Not long after their family member’s killings, for Hall and Mainor, the calls eventually stopped and the leads went dead.
They rekindled some hope after the Savannah Police Department formed a cold case unit in 2016 under then-Chief Joseph Lumpkin.
It’s staffed by three part-time detectives, and they are assigned cases for follow-up by homicide sergeants, according to police spokesperson Johnson.
“The sergeants identify open cases with new leads or cases that may benefit from newer forensic technology. The unit is also assigned cases to review to see if they can determine” if anything was missed in the initial investigation, Johnson said.
Savannah police spokeswoman Johnson said the department has no updates on the Curtis Hall and Ricky Byrd cases.
When Hall hears about the Savannah Police Department’s high clearance rates, she wishes police would investigate cold cases with the same vigor as the new cases that come in.
“They say put fresh eyes on evidence and stuff like that, you know, on these cases, but to no avail,” Hall said. “Nothing coming from that for me.”
Sometimes, however, the slow, steady pace of detective work pays off.
Lawrence Bryan IV, 23, was shot to death in a botched robbery on Aug. 7, 2015, while coming out of an east Savannah apartment where he and a friend were gambling.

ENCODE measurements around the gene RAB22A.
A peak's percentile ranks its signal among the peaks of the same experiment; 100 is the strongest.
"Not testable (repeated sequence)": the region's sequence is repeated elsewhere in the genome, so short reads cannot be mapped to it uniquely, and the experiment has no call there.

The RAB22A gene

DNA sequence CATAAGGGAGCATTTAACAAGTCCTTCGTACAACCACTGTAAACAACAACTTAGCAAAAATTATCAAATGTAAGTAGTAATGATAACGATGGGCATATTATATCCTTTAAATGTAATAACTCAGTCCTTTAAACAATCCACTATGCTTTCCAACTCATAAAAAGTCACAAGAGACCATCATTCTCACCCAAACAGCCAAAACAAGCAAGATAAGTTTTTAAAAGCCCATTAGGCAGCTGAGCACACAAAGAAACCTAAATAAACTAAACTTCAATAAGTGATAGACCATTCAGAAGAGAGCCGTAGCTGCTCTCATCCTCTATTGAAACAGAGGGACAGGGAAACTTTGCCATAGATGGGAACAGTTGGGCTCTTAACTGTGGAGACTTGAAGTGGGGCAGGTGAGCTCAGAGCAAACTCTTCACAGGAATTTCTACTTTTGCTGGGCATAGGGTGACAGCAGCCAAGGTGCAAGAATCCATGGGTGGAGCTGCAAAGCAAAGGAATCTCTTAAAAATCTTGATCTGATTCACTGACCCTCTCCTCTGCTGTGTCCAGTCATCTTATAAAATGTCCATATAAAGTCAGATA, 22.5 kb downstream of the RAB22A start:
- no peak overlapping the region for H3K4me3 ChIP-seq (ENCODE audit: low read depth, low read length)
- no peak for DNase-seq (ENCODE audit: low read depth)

For Linda Wilder Bryan, it took a year-and-a-half after her son’s death for Savannah’s homicide unit to make a breakthrough. They finally identified and charged a 25-year-old Savannah man with murder..
Timone Hooper had been serving a federal prison sentence when he was charged.
Bryan credits former detective Santoro with dedication to the case.
“I was on the phone with him every day, all day, twice a day,” she said. “I was (saying) ‘what’s going on?’”
Santoro and the homicide unit used cell phone data to trace Hooper to the scene of the armed robbery.
Hooper was sentenced to life in prison for murder.
Through the experience, Alderwoman Bryan said her family became very close to Santoro and his family.
Now, Bryan is the godmother to Santoro’s children, she says.
“He was genuine, very humble, just a spitfire,” Bryan said. “And I just love him dearly.”
Bryan recognizes not everyone has as positive experience as she did with Savannah Police.
Bryan, who is now a serving councilwoman, said she hopes the department, under the leadership of Interim Chief Lenny Gunther, doesn’t rest on its laurels from the homicide unit’s clearance rates.
“I would want it to be 100%,” Bryan said. “So wow, that is a good number but it is not good enough. They need more detectives in that area and [with] cold cases.”